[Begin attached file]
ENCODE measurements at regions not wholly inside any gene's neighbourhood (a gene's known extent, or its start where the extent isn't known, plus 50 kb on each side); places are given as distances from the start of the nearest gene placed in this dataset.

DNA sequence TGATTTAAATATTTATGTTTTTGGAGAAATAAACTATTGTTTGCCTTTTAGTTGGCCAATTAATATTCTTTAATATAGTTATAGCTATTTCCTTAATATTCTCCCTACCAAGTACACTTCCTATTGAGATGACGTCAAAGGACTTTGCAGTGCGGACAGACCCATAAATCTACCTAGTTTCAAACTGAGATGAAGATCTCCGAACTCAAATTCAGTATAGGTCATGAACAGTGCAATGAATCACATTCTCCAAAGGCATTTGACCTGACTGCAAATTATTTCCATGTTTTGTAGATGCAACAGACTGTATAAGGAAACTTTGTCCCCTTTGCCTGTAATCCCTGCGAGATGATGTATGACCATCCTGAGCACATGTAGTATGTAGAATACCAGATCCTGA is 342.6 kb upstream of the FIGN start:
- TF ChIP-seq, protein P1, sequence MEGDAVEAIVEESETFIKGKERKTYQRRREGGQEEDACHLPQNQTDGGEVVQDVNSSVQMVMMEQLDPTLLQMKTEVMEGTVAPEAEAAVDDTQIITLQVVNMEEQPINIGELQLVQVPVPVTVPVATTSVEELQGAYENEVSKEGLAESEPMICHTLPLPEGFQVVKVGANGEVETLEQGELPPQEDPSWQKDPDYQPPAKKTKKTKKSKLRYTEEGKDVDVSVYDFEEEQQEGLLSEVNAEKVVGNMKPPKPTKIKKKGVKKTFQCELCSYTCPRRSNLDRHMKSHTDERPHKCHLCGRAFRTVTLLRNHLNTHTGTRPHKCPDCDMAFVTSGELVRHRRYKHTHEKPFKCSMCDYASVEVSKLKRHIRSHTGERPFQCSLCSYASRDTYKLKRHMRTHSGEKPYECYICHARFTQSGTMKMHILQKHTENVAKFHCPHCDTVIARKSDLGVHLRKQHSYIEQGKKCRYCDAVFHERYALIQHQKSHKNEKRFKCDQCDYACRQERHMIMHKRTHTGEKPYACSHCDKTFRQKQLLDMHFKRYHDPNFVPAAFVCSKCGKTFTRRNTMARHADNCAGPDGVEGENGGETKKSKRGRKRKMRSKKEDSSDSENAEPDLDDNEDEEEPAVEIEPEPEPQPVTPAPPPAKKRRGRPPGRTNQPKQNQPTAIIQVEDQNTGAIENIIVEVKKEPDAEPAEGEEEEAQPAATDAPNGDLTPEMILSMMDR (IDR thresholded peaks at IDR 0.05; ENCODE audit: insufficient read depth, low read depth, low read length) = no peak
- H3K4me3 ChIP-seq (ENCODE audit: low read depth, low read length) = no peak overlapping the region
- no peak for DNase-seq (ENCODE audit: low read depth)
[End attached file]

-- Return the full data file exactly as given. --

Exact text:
ENCODE measurements at regions not wholly inside any gene's neighbourhood (a gene's known extent, or its start where the extent isn't known, plus 50 kb on each side); places are given as distances from the start of the nearest gene placed in this dataset.

DNA sequence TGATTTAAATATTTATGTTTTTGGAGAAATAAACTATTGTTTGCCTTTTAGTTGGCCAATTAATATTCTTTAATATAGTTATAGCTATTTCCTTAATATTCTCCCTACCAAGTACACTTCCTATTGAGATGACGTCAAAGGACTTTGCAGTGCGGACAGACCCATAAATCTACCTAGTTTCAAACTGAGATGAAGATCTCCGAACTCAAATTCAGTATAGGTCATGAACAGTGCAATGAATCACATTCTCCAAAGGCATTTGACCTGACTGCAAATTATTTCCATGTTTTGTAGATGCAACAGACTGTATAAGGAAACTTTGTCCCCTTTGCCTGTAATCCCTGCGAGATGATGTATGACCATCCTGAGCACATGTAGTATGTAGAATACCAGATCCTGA is 342.6 kb upstream of the FIGN start:
- TF ChIP-seq, protein P1, sequence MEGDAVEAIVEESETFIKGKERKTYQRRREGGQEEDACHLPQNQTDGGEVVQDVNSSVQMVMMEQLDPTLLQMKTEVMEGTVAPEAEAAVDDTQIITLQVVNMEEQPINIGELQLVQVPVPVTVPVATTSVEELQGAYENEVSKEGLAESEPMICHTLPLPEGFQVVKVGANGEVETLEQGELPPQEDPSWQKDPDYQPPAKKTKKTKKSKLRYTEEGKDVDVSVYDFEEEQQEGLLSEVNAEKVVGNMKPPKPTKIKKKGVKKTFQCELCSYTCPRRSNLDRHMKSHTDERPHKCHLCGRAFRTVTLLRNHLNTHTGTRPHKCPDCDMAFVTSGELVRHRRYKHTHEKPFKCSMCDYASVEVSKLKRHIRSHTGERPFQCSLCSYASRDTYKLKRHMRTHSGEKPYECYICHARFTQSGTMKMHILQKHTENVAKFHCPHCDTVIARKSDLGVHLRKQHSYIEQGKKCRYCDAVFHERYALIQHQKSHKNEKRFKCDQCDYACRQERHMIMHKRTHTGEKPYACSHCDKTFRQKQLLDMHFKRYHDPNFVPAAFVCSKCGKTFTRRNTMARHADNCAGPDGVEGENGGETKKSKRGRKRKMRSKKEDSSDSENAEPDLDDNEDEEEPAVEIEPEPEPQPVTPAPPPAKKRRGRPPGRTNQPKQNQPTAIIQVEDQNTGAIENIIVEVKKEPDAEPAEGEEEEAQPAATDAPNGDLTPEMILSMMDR (IDR thresholded peaks at IDR 0.05; ENCODE audit: insufficient read depth, low read depth, low read length) = no peak
- H3K4me3 ChIP-seq (ENCODE audit: low read depth, low read length) = no peak overlapping the region
- no peak for DNase-seq (ENCODE audit: low read depth)